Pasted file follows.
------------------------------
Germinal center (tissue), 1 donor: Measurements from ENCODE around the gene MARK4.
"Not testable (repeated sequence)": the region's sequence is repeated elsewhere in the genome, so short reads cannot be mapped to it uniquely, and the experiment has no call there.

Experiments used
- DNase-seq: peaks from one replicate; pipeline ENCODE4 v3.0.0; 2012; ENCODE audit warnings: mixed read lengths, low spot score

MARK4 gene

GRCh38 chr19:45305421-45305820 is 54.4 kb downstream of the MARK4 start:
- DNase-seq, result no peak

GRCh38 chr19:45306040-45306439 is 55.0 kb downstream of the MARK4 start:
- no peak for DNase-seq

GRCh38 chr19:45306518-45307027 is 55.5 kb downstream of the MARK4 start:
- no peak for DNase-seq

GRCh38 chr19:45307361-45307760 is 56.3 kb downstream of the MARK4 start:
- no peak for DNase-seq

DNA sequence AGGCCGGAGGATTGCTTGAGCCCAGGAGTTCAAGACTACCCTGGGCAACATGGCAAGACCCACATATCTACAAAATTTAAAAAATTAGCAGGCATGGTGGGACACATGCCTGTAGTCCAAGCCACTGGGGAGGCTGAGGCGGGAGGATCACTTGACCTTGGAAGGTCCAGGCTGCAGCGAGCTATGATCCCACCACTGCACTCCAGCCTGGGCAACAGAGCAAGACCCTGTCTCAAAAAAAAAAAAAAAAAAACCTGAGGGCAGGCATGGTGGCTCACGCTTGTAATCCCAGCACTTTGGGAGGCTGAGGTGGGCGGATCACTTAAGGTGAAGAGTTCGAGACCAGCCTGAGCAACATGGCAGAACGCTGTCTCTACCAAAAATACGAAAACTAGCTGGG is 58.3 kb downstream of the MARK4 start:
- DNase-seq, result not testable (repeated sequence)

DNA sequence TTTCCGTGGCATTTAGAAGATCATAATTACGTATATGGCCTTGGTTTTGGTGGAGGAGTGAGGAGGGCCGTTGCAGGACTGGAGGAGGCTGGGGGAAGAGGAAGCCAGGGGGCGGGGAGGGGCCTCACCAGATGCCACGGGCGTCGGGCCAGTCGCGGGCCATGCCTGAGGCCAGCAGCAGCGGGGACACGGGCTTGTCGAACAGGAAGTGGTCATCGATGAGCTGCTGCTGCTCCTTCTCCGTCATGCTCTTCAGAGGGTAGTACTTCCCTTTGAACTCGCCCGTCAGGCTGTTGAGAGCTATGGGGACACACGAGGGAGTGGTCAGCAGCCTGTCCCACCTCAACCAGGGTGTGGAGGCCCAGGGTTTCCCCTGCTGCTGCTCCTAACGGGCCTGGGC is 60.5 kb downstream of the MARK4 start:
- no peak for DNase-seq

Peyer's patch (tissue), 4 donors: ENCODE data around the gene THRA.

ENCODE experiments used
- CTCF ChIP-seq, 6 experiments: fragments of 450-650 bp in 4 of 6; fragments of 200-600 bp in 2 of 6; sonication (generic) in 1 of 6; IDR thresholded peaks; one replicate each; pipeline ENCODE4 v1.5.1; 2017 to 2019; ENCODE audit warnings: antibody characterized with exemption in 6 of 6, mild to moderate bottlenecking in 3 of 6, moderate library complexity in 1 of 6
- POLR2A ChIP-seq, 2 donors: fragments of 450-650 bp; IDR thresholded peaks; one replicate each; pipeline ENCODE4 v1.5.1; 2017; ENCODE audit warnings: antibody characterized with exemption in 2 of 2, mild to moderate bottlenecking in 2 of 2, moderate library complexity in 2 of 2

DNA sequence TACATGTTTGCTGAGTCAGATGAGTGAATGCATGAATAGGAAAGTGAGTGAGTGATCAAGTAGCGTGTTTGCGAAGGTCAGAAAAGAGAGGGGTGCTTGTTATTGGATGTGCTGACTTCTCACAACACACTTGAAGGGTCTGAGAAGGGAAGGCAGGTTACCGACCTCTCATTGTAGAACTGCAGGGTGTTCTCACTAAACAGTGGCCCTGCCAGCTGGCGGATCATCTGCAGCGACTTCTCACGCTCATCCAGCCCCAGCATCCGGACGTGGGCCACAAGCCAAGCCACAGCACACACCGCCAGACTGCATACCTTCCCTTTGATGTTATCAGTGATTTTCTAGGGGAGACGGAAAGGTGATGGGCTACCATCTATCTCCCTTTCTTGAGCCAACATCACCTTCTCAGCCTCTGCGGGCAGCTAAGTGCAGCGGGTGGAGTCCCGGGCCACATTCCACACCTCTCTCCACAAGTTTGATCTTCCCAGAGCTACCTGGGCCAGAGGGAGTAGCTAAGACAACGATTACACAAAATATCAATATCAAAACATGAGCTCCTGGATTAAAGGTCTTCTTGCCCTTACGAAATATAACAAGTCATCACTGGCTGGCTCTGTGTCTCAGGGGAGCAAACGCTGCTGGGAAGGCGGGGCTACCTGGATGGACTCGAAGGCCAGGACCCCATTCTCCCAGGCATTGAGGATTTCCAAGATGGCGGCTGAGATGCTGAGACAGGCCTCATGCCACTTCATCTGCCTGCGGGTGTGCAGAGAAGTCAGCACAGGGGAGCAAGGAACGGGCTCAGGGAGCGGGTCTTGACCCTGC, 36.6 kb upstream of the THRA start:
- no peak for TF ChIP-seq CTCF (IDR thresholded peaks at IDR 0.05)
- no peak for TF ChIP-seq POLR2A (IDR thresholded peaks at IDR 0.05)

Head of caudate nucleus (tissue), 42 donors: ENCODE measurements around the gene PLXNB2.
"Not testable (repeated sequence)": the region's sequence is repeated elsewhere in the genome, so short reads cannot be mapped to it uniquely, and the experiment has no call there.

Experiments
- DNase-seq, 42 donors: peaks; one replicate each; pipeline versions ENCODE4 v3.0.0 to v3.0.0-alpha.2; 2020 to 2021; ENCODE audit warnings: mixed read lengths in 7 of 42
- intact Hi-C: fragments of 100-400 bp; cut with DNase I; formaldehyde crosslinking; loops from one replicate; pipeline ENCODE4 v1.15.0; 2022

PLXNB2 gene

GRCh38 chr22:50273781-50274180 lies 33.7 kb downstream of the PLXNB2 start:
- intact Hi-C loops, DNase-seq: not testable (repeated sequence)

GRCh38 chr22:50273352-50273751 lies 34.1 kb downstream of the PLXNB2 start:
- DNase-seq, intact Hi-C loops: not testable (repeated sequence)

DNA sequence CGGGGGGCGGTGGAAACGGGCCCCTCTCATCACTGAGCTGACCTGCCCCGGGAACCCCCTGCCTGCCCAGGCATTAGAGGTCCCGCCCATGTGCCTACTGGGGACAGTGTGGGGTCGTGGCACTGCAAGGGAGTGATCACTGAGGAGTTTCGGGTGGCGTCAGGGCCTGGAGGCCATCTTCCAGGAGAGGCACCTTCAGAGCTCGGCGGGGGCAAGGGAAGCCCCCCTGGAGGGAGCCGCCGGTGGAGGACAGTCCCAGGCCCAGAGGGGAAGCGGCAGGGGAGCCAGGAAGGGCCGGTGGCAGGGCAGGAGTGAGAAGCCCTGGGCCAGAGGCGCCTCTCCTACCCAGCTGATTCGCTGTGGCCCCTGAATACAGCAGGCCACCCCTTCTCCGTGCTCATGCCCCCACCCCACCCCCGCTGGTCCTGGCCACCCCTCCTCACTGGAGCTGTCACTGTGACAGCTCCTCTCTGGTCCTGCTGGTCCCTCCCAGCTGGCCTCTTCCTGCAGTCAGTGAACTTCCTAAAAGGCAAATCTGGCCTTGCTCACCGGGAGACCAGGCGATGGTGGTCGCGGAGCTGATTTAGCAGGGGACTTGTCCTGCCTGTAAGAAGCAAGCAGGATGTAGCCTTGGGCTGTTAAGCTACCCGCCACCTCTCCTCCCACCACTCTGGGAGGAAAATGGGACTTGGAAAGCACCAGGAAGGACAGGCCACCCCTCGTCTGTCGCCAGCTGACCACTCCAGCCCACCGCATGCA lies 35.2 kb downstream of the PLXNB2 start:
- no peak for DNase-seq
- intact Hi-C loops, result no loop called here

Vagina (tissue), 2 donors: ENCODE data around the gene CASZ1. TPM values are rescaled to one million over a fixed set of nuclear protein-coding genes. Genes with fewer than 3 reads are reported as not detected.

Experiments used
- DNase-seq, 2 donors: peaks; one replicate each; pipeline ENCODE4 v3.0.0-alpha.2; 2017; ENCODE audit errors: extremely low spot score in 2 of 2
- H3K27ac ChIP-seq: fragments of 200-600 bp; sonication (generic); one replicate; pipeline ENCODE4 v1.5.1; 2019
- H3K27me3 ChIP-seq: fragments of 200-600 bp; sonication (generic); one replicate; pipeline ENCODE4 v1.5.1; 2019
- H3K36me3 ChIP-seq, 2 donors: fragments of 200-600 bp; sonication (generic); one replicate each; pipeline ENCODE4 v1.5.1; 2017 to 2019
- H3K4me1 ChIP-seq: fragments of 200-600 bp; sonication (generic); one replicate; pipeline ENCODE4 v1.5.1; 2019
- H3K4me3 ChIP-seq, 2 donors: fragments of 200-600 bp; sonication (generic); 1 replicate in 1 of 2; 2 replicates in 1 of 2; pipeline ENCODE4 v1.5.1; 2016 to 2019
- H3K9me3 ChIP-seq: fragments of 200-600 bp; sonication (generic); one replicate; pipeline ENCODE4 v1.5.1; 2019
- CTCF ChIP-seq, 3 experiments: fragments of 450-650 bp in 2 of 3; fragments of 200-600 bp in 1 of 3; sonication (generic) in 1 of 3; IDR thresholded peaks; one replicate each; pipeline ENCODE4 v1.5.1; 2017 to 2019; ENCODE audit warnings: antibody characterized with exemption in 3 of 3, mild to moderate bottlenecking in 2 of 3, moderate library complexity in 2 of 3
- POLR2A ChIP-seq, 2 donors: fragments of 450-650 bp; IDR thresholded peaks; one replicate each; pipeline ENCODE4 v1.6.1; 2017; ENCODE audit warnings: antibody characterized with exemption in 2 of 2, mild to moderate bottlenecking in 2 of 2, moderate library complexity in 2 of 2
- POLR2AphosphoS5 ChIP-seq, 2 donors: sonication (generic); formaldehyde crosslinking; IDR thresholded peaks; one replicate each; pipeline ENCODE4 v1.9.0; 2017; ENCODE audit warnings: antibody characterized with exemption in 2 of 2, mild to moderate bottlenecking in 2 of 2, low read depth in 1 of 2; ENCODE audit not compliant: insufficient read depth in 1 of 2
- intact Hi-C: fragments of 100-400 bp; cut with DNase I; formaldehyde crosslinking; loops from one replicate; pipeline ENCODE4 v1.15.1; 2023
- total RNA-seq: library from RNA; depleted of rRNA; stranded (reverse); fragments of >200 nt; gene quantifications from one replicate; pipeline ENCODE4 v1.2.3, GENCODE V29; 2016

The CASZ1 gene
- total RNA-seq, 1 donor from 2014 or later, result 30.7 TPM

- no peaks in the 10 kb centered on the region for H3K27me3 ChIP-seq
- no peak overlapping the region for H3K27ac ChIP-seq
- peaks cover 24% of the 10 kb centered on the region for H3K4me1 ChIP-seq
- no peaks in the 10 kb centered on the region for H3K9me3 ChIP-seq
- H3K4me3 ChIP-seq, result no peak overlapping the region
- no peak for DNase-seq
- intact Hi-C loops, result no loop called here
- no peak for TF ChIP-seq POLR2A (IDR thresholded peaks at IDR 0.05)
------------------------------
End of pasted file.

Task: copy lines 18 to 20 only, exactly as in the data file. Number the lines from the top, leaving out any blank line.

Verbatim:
Peyer's patch (tissue), 4 donors: ENCODE data around the gene THRA.

ENCODE experiments used
- CTCF ChIP-seq, 6 experiments: fragments of 450-650 bp in 4 of 6; fragments of 200-600 bp in 2 of 6; sonication (generic) in 1 of 6; IDR thresholded peaks; one replicate each; pipeline ENCODE4 v1.5.1; 2017 to 2019; ENCODE audit warnings: antibody characterized with exemption in 6 of 6, mild to moderate bottlenecking in 3 of 6, moderate library complexity in 1 of 6